“No other entity has gone through this challenge,” Michael Dion, an AEP executive, said during his recent testimony as he described the Islamic State operation. “No other entity has this obligation.”

But consumer groups such as the Ohio Consumer Council are particularly skeptical because of the state’s poor oversight record when it comes to making sure commuters spend on their intended purpose. In 2019, the Ohio Supreme Court infamously overturned a PUCO-approved “grid modernization” contestant for FirstEnergy, the scandal-ridden Akron-based company, saying the state failed to require the company to spend money on actual power grid upgrades. An internal audit ordered by the company after it was embroiled in a corruption scandal found no evidence that the charge, which raised $168 million a year, was actually spent on modernizing the network.

“This requirement will expose customers to new costs from the riders who will fund electric vehicle charging stations — while providing a few firewalls to prevent excessive increases in energy bills in Ohio,” Rachel Carle, managing director of public policy services for the Ohio Manufacturers Association, said during commission testimony in earlier this month.

AEP has already begun to engage in the construction of electric vehicle charging stations. Under a pilot program approved by PUCO in 2018, the company spent $10 million on rebates and incentives, charging costs to customers, and aiming to encourage the development of up to 375 charging stations, The Columbus Dispatch reported.

AES Ohio, formerly known as Dayton Power & Light, recently received state approval to start its own rebate program.

But while the pilot program was intended to encourage charging stations owned by developers, companies and nonprofit organizations, AEP is preparing to build a company-owned network of off-highway charging stations, targeting electric vehicle owners who drive long distances.

As part of this plan, AEP is taking a leading role in a group of utilities calling themselves National Highway CoalitionSponsored by the National Electricity Providers Association. Since its founding last year, the group has expanded to more than 60 members, including all major Ohio energy providers: AES Ohio (formerly Dayton Power & Light), FirstEnergy, and Duke Energy.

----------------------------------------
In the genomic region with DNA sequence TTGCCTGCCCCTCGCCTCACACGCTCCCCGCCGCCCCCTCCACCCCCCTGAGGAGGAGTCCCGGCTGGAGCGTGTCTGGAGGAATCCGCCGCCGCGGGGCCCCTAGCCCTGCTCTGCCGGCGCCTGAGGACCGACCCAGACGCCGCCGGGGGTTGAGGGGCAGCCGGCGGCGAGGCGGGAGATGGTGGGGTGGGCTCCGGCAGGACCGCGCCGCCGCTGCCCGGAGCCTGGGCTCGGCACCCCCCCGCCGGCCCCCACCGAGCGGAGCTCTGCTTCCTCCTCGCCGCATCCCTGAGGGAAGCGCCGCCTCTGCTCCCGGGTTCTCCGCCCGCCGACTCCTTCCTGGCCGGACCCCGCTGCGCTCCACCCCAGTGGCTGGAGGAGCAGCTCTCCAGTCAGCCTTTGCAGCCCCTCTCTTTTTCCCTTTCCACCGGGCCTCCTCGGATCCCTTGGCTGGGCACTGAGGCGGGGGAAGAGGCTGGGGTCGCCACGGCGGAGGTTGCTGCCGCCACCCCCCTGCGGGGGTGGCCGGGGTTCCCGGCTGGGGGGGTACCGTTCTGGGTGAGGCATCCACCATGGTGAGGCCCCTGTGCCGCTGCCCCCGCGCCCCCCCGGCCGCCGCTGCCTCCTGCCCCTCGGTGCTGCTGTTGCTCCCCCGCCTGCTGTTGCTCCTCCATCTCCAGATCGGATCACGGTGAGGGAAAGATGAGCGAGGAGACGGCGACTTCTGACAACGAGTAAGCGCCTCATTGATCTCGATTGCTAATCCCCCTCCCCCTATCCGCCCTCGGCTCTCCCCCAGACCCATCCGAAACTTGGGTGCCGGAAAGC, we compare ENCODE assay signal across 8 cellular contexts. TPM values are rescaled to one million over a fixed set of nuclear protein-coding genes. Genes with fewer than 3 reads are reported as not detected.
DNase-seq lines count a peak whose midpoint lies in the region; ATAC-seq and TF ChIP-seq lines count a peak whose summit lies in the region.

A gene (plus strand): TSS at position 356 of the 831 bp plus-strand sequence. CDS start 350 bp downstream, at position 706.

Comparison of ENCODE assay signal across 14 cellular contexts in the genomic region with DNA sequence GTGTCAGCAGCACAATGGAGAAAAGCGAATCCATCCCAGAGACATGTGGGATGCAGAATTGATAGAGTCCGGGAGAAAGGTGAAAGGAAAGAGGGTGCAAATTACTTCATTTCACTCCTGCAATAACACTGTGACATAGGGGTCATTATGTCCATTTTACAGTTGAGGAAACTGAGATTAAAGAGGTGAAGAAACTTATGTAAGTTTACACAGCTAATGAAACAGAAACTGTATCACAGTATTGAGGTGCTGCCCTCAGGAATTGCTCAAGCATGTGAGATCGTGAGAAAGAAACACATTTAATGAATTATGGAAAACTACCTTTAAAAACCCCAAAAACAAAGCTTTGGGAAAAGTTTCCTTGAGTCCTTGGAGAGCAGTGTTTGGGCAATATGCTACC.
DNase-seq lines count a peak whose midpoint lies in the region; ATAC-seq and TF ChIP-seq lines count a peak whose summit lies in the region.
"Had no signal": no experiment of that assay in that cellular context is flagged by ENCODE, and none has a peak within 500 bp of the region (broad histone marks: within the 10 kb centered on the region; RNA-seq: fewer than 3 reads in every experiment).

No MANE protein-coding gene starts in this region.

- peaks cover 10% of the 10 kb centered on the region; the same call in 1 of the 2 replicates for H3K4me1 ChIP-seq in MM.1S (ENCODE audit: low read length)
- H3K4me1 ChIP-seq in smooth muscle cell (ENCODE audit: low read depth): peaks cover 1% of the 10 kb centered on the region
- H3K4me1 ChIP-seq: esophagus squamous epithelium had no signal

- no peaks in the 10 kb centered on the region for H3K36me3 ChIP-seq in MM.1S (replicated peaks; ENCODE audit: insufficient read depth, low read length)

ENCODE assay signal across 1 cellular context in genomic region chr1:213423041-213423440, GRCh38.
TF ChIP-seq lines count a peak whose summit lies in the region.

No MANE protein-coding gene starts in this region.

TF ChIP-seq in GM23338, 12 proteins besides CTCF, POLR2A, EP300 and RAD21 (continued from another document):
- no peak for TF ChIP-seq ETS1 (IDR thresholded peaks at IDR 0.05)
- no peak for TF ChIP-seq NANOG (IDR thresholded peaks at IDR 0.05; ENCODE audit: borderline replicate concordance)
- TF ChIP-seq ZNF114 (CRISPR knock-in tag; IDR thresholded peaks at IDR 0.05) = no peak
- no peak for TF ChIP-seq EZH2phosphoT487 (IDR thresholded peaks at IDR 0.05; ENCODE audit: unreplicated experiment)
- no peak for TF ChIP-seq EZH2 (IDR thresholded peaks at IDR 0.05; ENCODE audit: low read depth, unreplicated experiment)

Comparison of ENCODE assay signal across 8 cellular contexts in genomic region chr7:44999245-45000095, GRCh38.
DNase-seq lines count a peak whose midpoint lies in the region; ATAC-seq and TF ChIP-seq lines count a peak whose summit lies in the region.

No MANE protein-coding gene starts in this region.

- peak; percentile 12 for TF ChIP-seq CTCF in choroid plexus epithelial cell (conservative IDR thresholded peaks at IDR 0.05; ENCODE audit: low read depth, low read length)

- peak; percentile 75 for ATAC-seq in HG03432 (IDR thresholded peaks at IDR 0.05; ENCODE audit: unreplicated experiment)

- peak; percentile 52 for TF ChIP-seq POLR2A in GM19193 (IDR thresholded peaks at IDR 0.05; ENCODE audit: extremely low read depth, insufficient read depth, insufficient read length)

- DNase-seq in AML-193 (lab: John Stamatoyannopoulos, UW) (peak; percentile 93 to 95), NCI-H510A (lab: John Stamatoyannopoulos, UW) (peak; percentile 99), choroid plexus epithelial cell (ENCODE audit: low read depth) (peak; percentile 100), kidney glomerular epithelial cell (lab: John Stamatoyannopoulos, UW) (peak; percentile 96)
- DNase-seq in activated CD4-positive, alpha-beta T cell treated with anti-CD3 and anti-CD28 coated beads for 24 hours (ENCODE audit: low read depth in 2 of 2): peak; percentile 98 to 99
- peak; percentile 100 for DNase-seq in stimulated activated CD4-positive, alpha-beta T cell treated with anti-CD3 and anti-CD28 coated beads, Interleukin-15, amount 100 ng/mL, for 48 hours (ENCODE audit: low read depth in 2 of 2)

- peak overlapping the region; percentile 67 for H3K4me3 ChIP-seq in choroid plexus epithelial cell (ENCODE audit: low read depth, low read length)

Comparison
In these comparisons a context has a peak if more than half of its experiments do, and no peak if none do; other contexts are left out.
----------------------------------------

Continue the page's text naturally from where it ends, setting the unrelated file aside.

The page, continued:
Dion, executive director of the AEP, told state lawmakers during commission certification at SB307 that the group is coordinating to build electric charging stations as efficiently as possible.

The AEP argues that the increased use of electric vehicles could benefit customers even if they don’t have an electric car, assuming people charge their cars at home overnight when energy demand is lower. This could mean more efficient use of the power system, which is designed to provide enough power for peak use during the day and possibly lower overall electricity rates.

“As the need to fuel the next generation of vehicles produced by the auto industry grows, utilities will be responsible for helping meet that demand, whether that is through developing fast charging networks or managing local power grids for all people to charge efficiently overnight,” said Scott Blake. AEP Spokesperson “As these networks are being developed, utility sharing is critical to keeping costs reasonable and ensuring effective use of existing rate payer investments in the network.”

But Stephen Hightower, chief operating officer of Hightower Petroleum, a gas distribution company based in the Cincinnati area, told state lawmakers that AEP’s proposed shipping terminals could derail his company’s plans to branch out into the shipping business.

It costs $100,000 to build one plant, and without federal subsidies, it would be difficult or impossible to make up for that investment, Hightower said.

But another challenge, he said, is the prospect of competing with utility-supported charging stations, whose guarantee the state has a monopoly.

“We are not resisting this change,” he told state lawmakers. “We embrace it. But as we work through this, where we start at the beginning, let’s get it right up front so that it encourages market participants.”